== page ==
“We sincerely thank Tyus for his contributions on the court and Tyus and the entire Jones family for their genuine impact on the Twin Cities community. We wish them nothing but the best in Memphis.”
With that, the feel-good story of the local guy playing for his childhood team came to an end.
It was not a big surprise, as Jones never seemed to be a priority for Gersson Rosas, who spent significant time and energy this off-season trying to acquire a dynamic lead guard, which appears to be part of his plan going forward. Given that, spending significant money on Jones for multiple years was likely never in the cards.
After not getting a satisfactory offer from the Wolves, his agent was able to find a team willing to commit to him for three seasons and about $28 million total; Not a huge dollar figure, but a place the Wolves were not going to go since they clearly did not view him as the starter of the future.
In Memphis, Jones will caddy for second overall pick Ja Morant, who will get every opportunity to establish himself. Of course rookie point guards often struggle, and there might be significant opportunity for minutes there for Jones.
Depending on future moves, the Wolves could wind up regretting this. Jones brings many good things to the table mostly centered around his intelligence. He limits mistakes. He knows where to be on defense. He led the league in assist-to-turnover ratio last season. Things tend to go well when he’s on the court.
On the other hand, he’s never going to be a star. His physical limitations and lack of scoring acumen are the big reasons why. I think he’s capable of being a starter, but not an upper echelon one, and the Wolves appear unwilling to commit significant dollars long-term until they can add a second star to Karl-Anthony Towns.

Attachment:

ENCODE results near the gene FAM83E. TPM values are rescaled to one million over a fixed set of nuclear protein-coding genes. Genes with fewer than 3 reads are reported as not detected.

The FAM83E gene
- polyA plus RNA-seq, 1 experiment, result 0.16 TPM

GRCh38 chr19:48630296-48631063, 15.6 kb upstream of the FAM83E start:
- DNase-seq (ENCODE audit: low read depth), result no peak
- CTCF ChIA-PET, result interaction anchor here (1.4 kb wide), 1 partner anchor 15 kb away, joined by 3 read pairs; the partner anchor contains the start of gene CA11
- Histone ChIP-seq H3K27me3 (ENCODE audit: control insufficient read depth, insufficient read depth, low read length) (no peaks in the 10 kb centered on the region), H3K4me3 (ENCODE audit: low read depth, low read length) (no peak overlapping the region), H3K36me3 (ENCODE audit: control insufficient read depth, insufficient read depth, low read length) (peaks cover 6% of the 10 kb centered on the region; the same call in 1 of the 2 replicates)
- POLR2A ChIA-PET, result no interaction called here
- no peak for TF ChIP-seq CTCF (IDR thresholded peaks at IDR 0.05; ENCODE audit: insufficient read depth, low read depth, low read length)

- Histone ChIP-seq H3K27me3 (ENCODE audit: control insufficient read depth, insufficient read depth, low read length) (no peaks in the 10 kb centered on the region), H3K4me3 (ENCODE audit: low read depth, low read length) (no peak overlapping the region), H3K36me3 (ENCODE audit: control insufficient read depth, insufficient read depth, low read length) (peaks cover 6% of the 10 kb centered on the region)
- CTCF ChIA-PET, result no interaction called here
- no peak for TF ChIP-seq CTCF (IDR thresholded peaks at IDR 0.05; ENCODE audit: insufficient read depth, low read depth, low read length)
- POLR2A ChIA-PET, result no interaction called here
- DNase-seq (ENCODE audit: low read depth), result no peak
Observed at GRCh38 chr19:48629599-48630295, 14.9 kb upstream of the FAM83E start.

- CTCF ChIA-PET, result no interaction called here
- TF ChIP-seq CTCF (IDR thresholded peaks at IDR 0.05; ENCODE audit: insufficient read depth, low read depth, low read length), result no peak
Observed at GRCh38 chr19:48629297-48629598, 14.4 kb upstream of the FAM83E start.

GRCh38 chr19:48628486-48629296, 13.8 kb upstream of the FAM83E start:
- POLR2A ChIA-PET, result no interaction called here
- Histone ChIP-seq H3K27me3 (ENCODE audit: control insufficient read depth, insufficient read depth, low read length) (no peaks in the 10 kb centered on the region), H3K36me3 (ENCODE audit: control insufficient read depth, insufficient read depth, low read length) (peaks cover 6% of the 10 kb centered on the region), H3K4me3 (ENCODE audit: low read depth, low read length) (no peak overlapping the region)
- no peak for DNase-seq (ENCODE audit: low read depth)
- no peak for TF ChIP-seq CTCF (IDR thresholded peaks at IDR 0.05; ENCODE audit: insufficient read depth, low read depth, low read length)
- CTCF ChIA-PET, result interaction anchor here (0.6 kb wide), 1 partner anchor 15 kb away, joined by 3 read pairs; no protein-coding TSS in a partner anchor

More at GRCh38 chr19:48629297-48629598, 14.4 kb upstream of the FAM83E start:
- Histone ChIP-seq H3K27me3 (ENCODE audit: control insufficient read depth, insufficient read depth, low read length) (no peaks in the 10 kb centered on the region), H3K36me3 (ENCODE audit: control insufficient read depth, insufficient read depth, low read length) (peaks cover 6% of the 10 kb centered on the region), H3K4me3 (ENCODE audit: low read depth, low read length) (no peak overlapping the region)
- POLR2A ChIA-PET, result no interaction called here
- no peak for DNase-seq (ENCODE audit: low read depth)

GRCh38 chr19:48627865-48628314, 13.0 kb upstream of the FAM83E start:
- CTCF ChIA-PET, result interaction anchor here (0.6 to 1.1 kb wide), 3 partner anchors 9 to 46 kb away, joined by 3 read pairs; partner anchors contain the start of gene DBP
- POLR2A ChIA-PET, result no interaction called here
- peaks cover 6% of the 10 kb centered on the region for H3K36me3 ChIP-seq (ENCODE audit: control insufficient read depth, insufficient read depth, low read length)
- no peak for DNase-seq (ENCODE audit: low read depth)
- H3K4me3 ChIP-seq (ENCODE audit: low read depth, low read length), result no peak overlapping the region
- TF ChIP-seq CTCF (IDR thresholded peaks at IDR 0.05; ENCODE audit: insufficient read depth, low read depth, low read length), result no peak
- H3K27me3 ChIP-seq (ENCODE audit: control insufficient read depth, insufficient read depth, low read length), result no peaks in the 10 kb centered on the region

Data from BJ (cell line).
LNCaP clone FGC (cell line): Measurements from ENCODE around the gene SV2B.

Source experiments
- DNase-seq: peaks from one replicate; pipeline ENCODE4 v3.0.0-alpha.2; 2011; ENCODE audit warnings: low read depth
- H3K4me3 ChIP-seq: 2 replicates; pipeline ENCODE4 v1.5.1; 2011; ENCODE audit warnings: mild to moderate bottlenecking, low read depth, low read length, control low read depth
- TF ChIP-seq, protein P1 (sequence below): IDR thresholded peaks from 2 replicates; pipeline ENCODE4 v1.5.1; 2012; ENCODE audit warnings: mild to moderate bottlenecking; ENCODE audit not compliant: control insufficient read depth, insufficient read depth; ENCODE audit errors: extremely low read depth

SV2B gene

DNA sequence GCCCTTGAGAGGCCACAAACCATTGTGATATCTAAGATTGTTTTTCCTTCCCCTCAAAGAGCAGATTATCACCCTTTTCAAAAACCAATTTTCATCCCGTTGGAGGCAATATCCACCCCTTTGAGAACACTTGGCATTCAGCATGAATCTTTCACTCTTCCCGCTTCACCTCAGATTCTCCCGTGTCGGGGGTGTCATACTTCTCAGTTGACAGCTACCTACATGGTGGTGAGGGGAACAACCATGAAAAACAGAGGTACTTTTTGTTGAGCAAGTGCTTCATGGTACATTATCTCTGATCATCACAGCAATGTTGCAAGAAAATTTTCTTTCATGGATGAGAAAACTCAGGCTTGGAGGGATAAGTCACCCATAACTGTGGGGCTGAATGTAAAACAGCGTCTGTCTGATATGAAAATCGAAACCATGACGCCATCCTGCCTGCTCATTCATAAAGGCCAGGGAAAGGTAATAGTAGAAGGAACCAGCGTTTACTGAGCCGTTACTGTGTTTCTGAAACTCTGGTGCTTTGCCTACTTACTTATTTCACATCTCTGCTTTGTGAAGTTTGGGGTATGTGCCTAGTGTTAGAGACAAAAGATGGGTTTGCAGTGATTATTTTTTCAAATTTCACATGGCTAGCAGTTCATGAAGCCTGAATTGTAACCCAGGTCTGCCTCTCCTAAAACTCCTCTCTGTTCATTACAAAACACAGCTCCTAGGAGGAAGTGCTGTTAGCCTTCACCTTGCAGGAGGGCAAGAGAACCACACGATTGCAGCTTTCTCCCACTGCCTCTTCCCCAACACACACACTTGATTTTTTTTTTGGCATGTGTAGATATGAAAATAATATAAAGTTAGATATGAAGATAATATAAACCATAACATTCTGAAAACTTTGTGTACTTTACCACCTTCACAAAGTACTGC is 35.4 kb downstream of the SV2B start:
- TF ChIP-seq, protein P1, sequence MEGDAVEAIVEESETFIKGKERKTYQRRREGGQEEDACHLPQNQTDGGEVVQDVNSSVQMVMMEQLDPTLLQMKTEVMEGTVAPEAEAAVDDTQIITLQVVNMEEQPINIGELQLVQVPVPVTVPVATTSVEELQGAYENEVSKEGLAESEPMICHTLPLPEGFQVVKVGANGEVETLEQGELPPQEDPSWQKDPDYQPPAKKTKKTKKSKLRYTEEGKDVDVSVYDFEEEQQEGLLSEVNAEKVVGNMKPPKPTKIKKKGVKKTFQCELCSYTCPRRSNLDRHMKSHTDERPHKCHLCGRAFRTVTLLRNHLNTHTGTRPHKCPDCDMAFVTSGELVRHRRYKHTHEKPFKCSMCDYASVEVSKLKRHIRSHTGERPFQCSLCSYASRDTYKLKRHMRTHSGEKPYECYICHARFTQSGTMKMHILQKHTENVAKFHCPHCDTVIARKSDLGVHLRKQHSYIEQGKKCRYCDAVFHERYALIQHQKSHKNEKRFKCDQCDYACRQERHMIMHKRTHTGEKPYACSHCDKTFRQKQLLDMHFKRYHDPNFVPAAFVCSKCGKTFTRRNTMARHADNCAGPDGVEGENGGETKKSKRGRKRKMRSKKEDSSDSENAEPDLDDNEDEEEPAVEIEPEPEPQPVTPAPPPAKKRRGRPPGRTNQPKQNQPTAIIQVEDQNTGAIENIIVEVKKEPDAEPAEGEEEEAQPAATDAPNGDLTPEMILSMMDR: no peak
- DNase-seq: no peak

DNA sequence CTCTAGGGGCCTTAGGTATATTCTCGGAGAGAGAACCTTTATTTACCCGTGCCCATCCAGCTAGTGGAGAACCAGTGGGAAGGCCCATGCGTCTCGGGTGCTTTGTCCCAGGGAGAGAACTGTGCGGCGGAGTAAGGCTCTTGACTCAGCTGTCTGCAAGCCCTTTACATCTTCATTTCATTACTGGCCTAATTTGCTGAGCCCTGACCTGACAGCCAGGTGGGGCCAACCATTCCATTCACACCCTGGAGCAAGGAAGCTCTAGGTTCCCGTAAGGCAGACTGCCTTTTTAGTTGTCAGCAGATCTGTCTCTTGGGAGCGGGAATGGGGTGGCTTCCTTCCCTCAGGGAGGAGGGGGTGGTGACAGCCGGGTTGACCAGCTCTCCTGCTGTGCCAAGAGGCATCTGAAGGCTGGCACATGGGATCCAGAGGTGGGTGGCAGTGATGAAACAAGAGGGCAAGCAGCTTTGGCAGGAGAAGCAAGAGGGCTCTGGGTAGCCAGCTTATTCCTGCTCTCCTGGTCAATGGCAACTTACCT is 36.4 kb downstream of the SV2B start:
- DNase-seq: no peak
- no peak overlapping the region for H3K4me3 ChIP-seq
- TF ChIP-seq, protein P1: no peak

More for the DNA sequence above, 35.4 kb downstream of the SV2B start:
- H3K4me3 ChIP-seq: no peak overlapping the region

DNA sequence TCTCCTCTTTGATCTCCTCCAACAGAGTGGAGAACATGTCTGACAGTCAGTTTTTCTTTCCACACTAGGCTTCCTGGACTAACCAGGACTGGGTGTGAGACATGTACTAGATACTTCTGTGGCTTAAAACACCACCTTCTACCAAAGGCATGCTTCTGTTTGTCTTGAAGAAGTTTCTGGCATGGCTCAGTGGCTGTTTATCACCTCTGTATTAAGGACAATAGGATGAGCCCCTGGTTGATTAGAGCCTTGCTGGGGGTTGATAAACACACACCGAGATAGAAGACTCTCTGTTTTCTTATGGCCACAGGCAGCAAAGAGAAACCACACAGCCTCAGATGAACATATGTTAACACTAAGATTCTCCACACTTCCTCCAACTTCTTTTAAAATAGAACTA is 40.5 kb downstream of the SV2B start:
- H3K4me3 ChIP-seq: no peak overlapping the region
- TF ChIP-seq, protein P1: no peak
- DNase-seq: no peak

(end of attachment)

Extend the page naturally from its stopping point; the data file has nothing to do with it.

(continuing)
Among reasons for not matching on Jones: Minnesota is pursuing max cap space in 2020 free agency. Without space this summer, Wolves were a finalist for D’Angelo Russell. They’ll work to get back into market with real flexibility next year. https://t.co/5bh2fSn5Sz— Adrian Wojnarowski (@wojespn) July 10, 2019
The Wolves will likely be in a position to get to max cap space next summer as things currently stand; it will require getting off the final year of Gorgui Dieng’s contract, which will cost them, but it’s possible. That’s a year away, however, and a lot of things can happen between now and then.
A couple of things strike me about this decision:
First, it marks an end to part of Flip Saunders’ legacy. Saunders made an effort to draft Jones by trading back into the first round in 2015, largely because he was the local kid. Not to say he wasn’t worth it or a good player, but it was a very Wolvsey move—something they would not have done if Jones was a Texas native or something.
Second, if there was any lingering question, it seems clear now that Gersson Rosas is firmly in control. Ryan Saunders loves Tyus Jones. It certainly would have pleased Glen Taylor to keep the local kid. And yet he’s gone because Rosas simply did not value the player or the contract.
This is being met with some sadness within Wolves fandom, as Jones is very popular. I like him too, and hope he does well with the Grizzlies. This is an eminently fair contract the Wolves could have matched, but they are aiming for bigger things. They might miss, but at least there is ambition.